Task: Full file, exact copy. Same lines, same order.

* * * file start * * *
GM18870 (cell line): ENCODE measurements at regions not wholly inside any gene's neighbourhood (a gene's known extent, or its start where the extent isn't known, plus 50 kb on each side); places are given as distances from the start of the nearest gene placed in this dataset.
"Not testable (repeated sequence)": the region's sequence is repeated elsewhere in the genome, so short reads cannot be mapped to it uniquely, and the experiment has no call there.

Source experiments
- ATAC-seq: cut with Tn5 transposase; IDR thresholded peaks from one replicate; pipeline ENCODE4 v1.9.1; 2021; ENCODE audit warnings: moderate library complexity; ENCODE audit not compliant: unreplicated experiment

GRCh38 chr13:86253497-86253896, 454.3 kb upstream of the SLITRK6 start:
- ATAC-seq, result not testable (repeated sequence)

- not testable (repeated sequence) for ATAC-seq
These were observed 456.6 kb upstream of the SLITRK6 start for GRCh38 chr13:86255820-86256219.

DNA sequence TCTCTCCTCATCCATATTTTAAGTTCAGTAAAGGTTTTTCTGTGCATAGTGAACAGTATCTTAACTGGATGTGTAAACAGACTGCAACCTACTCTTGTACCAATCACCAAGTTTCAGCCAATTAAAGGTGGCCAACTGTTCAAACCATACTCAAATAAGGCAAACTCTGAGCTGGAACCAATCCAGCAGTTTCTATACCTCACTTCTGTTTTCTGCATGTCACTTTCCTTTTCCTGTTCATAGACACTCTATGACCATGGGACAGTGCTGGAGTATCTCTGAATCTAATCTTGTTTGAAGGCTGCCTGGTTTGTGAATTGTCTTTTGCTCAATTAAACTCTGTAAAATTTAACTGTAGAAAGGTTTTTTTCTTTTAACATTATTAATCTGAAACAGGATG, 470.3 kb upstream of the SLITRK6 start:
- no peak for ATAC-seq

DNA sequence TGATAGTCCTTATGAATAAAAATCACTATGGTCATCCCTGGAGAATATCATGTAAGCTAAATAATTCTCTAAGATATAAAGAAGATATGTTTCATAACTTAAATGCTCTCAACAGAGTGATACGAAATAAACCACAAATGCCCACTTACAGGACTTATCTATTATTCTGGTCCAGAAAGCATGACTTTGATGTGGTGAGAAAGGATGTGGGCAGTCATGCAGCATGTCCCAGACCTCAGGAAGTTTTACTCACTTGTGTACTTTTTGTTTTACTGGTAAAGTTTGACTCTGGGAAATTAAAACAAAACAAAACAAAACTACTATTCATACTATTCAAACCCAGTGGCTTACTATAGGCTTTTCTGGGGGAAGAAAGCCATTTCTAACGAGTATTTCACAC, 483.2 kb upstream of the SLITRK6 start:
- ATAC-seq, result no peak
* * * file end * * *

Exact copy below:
GM18870 (cell line): ENCODE measurements at regions not wholly inside any gene's neighbourhood (a gene's known extent, or its start where the extent isn't known, plus 50 kb on each side); places are given as distances from the start of the nearest gene placed in this dataset.
"Not testable (repeated sequence)": the region's sequence is repeated elsewhere in the genome, so short reads cannot be mapped to it uniquely, and the experiment has no call there.

Source experiments
- ATAC-seq: cut with Tn5 transposase; IDR thresholded peaks from one replicate; pipeline ENCODE4 v1.9.1; 2021; ENCODE audit warnings: moderate library complexity; ENCODE audit not compliant: unreplicated experiment

GRCh38 chr13:86253497-86253896, 454.3 kb upstream of the SLITRK6 start:
- ATAC-seq, result not testable (repeated sequence)

- not testable (repeated sequence) for ATAC-seq
These were observed 456.6 kb upstream of the SLITRK6 start for GRCh38 chr13:86255820-86256219.

DNA sequence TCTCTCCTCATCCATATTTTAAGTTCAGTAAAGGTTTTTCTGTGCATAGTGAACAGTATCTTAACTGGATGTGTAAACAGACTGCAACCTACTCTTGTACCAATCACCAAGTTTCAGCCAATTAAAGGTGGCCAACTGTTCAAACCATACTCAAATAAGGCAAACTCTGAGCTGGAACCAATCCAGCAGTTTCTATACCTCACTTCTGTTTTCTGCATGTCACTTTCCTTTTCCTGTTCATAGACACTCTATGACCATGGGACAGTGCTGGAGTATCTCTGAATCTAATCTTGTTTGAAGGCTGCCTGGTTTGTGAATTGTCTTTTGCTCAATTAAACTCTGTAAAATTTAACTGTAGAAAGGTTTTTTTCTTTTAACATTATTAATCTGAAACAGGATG, 470.3 kb upstream of the SLITRK6 start:
- no peak for ATAC-seq

DNA sequence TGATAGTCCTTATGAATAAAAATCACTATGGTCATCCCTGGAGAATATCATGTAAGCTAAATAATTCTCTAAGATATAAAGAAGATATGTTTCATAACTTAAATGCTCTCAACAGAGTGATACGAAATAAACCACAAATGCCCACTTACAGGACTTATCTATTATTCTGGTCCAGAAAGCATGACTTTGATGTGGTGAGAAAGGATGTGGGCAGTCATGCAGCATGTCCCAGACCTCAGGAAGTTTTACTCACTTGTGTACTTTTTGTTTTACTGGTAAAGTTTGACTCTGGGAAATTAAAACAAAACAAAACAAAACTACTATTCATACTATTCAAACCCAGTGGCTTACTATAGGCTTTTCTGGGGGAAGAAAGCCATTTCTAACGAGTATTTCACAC, 483.2 kb upstream of the SLITRK6 start:
- ATAC-seq, result no peak